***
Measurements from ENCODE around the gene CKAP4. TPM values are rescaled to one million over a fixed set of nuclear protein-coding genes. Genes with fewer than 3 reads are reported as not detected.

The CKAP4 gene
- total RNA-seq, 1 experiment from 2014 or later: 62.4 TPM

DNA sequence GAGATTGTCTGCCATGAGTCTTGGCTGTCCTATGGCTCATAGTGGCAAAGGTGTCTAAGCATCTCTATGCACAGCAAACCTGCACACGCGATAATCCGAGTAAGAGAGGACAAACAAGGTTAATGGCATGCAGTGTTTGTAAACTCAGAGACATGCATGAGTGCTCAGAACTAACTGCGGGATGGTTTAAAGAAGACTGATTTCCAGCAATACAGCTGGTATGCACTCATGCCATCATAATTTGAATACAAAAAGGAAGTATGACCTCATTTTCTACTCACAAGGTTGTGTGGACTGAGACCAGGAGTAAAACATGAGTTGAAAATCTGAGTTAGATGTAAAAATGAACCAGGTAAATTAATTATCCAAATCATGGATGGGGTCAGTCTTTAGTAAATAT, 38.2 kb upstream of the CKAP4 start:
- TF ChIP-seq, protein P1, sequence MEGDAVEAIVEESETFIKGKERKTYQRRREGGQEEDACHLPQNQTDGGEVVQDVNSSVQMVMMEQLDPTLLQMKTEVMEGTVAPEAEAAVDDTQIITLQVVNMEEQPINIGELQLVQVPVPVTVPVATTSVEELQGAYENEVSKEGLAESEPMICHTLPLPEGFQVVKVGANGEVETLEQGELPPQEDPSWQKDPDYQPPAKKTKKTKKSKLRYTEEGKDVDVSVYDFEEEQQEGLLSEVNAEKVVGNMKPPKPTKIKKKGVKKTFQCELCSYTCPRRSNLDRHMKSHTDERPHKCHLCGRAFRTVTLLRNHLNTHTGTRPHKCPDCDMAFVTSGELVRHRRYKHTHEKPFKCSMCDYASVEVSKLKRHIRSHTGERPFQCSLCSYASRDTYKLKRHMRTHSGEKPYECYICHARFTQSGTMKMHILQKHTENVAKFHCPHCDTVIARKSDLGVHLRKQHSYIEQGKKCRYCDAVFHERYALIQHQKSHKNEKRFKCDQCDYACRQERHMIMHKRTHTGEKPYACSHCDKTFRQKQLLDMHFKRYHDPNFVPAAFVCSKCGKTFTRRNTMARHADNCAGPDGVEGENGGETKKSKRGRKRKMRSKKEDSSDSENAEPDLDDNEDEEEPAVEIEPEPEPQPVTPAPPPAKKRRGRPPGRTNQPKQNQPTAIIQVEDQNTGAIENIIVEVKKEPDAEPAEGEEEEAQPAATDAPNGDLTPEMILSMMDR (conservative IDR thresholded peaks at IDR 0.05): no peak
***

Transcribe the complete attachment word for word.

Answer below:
Measurements from ENCODE around the gene CKAP4. TPM values are rescaled to one million over a fixed set of nuclear protein-coding genes. Genes with fewer than 3 reads are reported as not detected.

The CKAP4 gene
- total RNA-seq, 1 experiment from 2014 or later: 62.4 TPM

DNA sequence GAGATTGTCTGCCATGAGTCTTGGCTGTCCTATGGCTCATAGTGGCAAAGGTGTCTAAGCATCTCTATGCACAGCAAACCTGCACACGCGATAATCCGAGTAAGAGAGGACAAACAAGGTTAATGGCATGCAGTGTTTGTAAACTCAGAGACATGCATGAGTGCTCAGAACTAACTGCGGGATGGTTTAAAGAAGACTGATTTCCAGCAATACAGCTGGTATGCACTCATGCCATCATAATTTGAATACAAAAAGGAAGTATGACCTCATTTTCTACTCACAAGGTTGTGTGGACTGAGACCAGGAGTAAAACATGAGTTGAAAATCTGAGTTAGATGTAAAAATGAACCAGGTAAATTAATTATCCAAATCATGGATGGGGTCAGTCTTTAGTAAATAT, 38.2 kb upstream of the CKAP4 start:
- TF ChIP-seq, protein P1, sequence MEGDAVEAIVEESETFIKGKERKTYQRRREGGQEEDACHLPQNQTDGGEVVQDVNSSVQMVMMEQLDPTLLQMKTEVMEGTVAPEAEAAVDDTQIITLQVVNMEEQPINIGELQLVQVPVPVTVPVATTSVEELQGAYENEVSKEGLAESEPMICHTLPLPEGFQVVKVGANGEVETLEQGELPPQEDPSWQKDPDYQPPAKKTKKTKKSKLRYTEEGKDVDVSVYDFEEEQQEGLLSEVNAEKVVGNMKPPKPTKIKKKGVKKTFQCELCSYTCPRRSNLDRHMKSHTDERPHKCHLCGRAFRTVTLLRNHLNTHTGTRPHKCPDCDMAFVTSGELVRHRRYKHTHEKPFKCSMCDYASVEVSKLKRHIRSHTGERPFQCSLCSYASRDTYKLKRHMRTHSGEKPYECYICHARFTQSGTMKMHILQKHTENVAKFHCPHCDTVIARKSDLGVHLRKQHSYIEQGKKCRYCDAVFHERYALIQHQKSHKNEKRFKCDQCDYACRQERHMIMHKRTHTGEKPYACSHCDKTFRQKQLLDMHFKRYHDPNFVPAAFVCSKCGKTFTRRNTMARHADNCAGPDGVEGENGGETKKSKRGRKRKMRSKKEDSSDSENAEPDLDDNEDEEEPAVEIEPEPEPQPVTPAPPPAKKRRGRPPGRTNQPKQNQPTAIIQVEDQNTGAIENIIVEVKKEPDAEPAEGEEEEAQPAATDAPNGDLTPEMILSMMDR (conservative IDR thresholded peaks at IDR 0.05): no peak